Toby pulling a face!

As it was raining, and as our electric pump for the air mattress was broken (and the mattress was pumped questionably), and Toby's headlamp was dead and I forgot to bring extra batteries, we decided on an expedition.  We went to the general store in Restoule, but the power was flickering and we couldn't see anything in the store so left and went to North Bay, to the Canadian Tire, and stocked up as well as fueled up.  Headed back to our site and passed an enjoyable afternoon reading under the cover of the tarp, and walked the dogs to the beach, meeting a lovely German Shepherd along the way.

There was a break in the rain around 5, so I made a fire - Toby cooked his burgers on it, and then around 7 it started to rain again - we still had one bag of wood, but neither one of us wanted to hang out around the fire in the rain, so back under the tarp it was.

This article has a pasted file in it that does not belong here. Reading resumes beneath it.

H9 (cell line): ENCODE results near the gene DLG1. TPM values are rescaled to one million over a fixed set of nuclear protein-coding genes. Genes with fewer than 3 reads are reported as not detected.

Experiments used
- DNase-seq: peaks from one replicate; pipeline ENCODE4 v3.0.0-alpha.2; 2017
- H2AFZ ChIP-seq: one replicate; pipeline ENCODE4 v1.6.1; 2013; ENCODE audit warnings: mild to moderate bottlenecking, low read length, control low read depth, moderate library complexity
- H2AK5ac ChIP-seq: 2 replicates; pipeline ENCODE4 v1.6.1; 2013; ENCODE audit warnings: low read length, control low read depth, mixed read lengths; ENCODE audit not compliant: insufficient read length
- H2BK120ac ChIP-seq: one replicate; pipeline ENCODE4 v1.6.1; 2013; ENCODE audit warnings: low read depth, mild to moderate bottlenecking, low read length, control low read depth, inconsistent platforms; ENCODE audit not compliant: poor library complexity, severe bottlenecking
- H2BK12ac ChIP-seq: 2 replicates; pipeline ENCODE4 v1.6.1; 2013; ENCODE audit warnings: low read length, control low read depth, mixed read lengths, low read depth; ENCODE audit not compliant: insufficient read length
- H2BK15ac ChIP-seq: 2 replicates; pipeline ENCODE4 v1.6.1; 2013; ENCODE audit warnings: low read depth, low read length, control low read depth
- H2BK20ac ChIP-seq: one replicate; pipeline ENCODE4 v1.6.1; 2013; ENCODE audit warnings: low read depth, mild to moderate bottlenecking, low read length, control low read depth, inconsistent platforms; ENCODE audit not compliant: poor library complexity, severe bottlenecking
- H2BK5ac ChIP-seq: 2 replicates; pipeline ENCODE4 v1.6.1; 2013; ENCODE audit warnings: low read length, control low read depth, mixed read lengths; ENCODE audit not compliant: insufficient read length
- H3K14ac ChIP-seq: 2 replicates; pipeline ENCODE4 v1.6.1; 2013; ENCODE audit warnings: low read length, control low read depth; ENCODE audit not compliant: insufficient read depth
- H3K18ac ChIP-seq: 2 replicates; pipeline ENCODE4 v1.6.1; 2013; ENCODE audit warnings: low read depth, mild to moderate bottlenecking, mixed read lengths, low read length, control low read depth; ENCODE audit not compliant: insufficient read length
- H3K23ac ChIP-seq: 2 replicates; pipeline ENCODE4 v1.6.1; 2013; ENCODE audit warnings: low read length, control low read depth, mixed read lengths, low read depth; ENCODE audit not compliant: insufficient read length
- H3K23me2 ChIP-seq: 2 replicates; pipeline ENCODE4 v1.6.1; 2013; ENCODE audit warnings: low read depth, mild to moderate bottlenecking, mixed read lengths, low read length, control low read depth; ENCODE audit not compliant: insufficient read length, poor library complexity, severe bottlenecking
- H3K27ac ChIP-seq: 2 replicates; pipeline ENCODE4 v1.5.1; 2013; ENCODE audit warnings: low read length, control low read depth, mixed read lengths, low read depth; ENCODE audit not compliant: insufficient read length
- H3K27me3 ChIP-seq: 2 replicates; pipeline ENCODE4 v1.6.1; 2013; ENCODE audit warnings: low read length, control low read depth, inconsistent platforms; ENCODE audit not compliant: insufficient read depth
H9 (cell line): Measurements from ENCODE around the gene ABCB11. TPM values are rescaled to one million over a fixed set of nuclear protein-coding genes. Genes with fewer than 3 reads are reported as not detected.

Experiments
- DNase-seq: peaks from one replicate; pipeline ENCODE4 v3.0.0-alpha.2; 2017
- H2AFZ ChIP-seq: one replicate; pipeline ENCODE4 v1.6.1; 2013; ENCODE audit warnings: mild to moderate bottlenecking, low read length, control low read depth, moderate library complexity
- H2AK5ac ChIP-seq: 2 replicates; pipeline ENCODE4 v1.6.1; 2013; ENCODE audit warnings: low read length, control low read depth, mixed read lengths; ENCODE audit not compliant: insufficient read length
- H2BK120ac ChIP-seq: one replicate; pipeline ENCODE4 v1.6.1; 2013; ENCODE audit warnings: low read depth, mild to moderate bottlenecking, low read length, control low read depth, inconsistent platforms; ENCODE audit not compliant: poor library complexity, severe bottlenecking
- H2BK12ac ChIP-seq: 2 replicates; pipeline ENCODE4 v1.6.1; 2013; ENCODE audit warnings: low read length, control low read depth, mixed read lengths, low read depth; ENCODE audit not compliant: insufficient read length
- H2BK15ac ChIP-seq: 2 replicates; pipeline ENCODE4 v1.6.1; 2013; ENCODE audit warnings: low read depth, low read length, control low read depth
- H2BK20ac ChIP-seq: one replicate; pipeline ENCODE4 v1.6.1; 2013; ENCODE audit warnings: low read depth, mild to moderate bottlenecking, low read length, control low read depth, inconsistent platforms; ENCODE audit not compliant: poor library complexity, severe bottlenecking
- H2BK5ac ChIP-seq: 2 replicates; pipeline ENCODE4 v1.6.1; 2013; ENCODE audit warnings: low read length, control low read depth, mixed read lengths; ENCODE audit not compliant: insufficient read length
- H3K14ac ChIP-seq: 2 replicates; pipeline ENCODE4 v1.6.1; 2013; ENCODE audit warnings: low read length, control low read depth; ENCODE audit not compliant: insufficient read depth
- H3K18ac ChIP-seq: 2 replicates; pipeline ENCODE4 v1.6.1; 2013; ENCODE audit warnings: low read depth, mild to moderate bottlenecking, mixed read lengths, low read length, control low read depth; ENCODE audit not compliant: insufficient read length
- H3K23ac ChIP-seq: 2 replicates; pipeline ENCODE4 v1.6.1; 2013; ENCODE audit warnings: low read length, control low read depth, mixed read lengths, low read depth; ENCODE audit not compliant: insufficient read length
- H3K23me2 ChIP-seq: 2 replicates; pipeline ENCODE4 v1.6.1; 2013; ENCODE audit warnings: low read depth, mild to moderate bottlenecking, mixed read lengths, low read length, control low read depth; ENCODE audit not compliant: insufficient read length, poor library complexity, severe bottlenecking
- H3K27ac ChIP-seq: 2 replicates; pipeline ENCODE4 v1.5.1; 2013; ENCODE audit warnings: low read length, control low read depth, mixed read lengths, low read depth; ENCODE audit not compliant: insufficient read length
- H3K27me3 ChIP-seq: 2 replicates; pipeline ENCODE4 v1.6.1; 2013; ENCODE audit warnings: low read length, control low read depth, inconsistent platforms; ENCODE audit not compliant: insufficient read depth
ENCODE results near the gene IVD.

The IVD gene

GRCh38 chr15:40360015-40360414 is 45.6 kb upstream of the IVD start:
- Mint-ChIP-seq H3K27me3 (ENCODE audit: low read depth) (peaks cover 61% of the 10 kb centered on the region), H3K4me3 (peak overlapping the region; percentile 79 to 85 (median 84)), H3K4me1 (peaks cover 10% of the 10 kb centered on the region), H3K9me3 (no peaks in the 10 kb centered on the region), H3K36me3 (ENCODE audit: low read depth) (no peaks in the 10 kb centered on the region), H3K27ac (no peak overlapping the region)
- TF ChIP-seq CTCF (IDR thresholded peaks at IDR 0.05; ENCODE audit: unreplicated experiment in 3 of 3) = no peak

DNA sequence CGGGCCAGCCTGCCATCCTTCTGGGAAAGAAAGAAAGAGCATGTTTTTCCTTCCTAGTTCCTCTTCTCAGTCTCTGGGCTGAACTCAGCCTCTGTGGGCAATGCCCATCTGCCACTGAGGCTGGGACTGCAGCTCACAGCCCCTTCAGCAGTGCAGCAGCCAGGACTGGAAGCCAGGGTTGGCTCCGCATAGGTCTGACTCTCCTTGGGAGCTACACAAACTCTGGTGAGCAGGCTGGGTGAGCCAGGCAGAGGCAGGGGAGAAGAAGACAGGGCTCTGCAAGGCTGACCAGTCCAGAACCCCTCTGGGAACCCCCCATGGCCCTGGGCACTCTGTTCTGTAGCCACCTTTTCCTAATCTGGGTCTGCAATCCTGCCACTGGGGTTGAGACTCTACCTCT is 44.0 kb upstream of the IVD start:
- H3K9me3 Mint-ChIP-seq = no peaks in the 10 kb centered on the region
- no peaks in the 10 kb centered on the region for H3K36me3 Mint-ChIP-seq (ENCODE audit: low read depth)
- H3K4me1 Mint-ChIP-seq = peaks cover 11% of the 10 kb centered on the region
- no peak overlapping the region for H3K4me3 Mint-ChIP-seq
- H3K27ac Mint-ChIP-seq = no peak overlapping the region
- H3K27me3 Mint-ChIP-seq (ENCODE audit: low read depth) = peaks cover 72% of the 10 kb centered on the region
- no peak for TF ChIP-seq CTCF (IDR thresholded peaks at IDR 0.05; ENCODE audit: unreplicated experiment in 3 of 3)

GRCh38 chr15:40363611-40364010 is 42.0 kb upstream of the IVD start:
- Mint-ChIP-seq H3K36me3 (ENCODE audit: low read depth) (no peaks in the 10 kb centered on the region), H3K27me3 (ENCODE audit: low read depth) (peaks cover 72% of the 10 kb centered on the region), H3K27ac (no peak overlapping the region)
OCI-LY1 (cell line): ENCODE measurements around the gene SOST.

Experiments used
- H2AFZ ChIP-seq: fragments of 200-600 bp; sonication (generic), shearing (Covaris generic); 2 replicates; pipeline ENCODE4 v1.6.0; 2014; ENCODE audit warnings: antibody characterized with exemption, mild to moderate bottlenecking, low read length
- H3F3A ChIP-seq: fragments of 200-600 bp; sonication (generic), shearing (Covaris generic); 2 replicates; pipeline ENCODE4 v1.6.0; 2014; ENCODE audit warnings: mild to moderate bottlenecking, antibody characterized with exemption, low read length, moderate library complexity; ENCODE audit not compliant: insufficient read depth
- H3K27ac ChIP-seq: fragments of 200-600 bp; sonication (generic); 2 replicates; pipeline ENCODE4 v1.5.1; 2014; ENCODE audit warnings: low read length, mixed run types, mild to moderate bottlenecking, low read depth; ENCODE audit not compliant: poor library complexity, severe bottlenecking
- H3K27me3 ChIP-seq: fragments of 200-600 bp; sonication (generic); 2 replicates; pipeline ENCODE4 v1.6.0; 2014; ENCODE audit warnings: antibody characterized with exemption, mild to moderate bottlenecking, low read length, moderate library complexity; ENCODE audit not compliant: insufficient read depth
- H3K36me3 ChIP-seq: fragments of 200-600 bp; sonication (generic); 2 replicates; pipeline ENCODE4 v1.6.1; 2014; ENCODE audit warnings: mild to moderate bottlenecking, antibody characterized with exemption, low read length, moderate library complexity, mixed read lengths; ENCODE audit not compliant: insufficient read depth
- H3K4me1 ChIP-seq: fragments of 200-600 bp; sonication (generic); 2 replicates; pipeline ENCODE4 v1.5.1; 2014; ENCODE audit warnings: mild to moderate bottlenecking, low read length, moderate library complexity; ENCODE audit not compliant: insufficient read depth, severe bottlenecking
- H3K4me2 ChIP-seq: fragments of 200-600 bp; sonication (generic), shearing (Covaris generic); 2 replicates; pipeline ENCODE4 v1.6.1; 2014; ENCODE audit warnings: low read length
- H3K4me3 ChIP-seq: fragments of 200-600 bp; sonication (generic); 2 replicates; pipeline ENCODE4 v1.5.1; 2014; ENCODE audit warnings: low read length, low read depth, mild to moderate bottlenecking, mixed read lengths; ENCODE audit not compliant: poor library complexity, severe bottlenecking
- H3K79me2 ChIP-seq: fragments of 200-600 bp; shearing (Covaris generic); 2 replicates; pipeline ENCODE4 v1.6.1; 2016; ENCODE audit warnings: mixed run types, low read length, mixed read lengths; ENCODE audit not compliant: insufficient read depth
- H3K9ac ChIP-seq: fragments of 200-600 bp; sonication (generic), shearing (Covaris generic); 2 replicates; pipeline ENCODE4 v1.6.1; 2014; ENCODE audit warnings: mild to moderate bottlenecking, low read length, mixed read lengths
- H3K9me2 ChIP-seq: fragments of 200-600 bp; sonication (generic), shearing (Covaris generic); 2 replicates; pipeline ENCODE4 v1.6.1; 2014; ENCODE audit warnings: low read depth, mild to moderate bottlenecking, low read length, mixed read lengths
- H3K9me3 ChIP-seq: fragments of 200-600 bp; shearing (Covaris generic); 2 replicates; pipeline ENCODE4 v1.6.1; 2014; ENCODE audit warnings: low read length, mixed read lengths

Where we watched our neighbours struggle with their tarp.  All weekend, it would come down, go back up, come was like watching TV, watching them deal with their tarp.  None of the sites were great for tarp placement as these people had it attached to their truck and the people across the way were utilizing one of their picnic tables.

Enjoying our time protected from the rain, with Neb being a suck:

I checked the weather and saw that it was supposed to rain 40mm on Saturday!  Crud!

It rained all night, hard, and rained into Saturday.  We made pancakes again (yum yum yum) and then decided it was raining to hard to enjoyably hike.  It's one thing if you're doing a trail, but just a day hike?  Naw.  You're not stopping to enjoy the sights when it's like that.

The day before we had seen a honey farm in Restoule and wanted to visit for some honey fans, so we went - you could tour around, but it was coming down so hard we just went into the shop.   Then we drove to Powassan to check it out - not much to see, but we saw a museum and after a couple of false starts trying to figure out where the entrance was, got there to find it closed.